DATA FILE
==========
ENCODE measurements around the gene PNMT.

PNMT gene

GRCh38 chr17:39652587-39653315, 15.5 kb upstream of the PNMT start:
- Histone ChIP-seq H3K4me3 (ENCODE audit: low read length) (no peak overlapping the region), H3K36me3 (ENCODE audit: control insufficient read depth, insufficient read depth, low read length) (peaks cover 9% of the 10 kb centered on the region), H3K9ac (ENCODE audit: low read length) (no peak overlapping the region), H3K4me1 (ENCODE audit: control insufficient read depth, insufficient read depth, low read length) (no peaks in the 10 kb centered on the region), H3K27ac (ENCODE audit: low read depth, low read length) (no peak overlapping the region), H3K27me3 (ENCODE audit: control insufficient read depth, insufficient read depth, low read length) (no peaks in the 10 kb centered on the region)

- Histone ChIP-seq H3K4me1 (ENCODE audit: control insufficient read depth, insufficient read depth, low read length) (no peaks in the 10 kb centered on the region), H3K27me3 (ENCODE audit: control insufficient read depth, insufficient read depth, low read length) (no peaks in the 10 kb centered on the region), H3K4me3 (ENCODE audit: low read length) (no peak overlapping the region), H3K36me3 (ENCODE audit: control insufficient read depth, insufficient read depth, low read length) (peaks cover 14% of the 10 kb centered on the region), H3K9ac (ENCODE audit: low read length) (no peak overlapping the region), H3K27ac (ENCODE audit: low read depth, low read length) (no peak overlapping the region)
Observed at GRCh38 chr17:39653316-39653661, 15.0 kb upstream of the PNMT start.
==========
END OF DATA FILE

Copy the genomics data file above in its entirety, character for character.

ENCODE measurements around the gene PNMT.

PNMT gene

GRCh38 chr17:39652587-39653315, 15.5 kb upstream of the PNMT start:
- Histone ChIP-seq H3K4me3 (ENCODE audit: low read length) (no peak overlapping the region), H3K36me3 (ENCODE audit: control insufficient read depth, insufficient read depth, low read length) (peaks cover 9% of the 10 kb centered on the region), H3K9ac (ENCODE audit: low read length) (no peak overlapping the region), H3K4me1 (ENCODE audit: control insufficient read depth, insufficient read depth, low read length) (no peaks in the 10 kb centered on the region), H3K27ac (ENCODE audit: low read depth, low read length) (no peak overlapping the region), H3K27me3 (ENCODE audit: control insufficient read depth, insufficient read depth, low read length) (no peaks in the 10 kb centered on the region)

- Histone ChIP-seq H3K4me1 (ENCODE audit: control insufficient read depth, insufficient read depth, low read length) (no peaks in the 10 kb centered on the region), H3K27me3 (ENCODE audit: control insufficient read depth, insufficient read depth, low read length) (no peaks in the 10 kb centered on the region), H3K4me3 (ENCODE audit: low read length) (no peak overlapping the region), H3K36me3 (ENCODE audit: control insufficient read depth, insufficient read depth, low read length) (peaks cover 14% of the 10 kb centered on the region), H3K9ac (ENCODE audit: low read length) (no peak overlapping the region), H3K27ac (ENCODE audit: low read depth, low read length) (no peak overlapping the region)
Observed at GRCh38 chr17:39653316-39653661, 15.0 kb upstream of the PNMT start.